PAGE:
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The Effect of Chilled Storage and Cryopreservation on the Sperm DNA Fragmentation Dynamics of a Captive Population of Koalas

STEPHEN D. JOHNSTON,* YENG PENG ZEE,* CARMEN LOPEZ-FERNANDEZ,† AND JAMIE GOSALVEZ

From the *School of Agriculture and Food Science, University of Queensland, Gatton, Australia; and the †Department of Genetics, Autonomous University of Madrid, Cantoblanco, Spain.

ABSTRACT
This experiment documented the incidence and variability of sperm characteristics found in freshly collected and ex vivo–manipulated semen samples from a population of disease-free captive koalas with a special emphasis on the dynamic aspects of DNA fragmentation. These changes were analyzed in light of the putative negative effect of iatrogenic damage after chilled storage and cryopreservation with respect to different semen extender compositions to maximize sperm longevity. Sperm DNA fragmentation (SDF) dynamics (SDF assessment after a varying period of time) was investigated with the sperm chromatin dispersion assay after either dilution in tris-citrate media and chilled preservation at 4°C for upward of 16 days or cryopreservation in either glycerol or dimethylacetamide (DMA) tris-citrate–based cryoprotectant media; corresponding data on progressive sperm motility, plasma membrane integrity, and the proportion of koala sperm with relaxed chromatin were also recorded. SDF analysis of the captive koala population revealed a low mean (±SEM) basal level of only 6.7% ± 0.9%. The percentage of progressive sperm motility, percentage of intact sperm plasma membranes, and the percentage of relaxed chromatin did not correlate significantly with that of basal SDF. Moreover, despite the absence of cysteine residues in marsupial protamines, koala spermatozoa showed remarkable stability in terms of their DNA integrity after the incubation of either fresh, chilled, or frozen-thawed semen samples; observations of progressive motility (P < .05) and plasma membrane integrity (P < .05) revealed that chilled koala spermatozoa declined after 4 days, whereas the incidence of relaxed chromatin increased after 8 days. Although koala SDF increased significantly (P < .05) with the period of chilled storage, these values remained less than 16% after 16 days storage and subsequent incubation at 35°C for a further 48 hours. Survivorship of prefreeze sperm DNA damage was not different when compared with sperm frozen in DMA or between sperm frozen in DMA or glycerol; however, spermatozoa frozen in glycerol showed a higher (P = .042) rate of DNA fragmentation than prefreeze spermatozoa. This result differed from that of observations of progressive motility, plasma membrane integrity, and relaxed chromatin, which were all adversely affected (P < .05) after cryopreservation in either glycerol or DMA; however, the postthaw characteristics of sperm cryopreserved in either glycerol or DMA were not different. After thawing, koala sperm chromatin tended to decondense; however, the incidence of sperm DNA fragmentation was not correlated with the incidence of sperm chromatin relaxation after glycerol (R = .2) or DMA (R = -.04) cryopreservation. Key words: Assisted reproduction, semen, semen analysis, marsupial.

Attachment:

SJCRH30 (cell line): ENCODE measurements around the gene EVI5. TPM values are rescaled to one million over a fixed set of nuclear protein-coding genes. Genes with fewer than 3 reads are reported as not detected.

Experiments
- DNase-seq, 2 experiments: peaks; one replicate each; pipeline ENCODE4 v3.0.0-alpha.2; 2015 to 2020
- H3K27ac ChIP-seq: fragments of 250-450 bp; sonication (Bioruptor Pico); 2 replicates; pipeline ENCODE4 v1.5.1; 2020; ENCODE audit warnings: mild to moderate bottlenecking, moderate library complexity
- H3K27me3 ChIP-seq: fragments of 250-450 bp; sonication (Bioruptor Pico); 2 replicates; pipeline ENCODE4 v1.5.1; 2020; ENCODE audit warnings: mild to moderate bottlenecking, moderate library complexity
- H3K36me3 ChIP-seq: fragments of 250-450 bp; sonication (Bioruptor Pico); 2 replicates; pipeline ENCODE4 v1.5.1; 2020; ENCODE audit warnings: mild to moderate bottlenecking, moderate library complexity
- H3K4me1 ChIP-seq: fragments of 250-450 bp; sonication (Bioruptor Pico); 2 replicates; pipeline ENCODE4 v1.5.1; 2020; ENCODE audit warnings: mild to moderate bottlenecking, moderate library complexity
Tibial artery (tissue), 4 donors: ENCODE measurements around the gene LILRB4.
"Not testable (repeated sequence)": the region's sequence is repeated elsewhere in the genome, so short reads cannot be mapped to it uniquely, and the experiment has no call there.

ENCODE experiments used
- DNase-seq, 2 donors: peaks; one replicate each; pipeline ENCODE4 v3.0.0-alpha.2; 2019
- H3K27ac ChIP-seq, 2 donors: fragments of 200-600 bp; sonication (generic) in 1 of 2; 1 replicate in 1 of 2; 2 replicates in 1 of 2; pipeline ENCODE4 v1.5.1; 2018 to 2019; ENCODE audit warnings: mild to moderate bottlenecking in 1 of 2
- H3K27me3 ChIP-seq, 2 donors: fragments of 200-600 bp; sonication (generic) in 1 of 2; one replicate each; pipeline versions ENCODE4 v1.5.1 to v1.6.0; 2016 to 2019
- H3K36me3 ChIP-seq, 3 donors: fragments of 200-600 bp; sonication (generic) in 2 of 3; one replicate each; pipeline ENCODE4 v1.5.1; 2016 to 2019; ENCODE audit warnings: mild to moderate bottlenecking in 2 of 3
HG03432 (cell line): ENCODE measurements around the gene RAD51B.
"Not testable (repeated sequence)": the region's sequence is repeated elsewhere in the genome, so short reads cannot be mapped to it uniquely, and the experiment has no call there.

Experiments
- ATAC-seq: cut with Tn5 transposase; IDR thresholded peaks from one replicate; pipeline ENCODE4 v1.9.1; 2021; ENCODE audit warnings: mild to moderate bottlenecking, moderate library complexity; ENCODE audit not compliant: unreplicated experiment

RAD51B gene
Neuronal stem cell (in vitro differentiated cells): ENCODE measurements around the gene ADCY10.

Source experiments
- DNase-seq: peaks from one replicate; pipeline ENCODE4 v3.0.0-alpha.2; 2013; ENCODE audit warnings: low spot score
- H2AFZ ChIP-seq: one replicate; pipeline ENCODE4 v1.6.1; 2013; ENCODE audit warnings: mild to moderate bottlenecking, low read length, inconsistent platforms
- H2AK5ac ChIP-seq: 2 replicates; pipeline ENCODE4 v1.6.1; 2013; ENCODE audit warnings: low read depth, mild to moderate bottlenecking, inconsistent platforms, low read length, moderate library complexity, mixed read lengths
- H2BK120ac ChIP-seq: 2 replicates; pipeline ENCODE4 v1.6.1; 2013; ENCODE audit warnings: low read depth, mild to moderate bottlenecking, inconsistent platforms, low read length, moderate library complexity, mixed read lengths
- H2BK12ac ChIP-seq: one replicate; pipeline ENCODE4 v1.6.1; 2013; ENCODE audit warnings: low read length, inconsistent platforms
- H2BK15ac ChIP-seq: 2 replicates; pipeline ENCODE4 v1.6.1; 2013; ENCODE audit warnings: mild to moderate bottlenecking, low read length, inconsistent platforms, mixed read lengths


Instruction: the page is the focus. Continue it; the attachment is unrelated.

J Androl 2012;33:1007–1015

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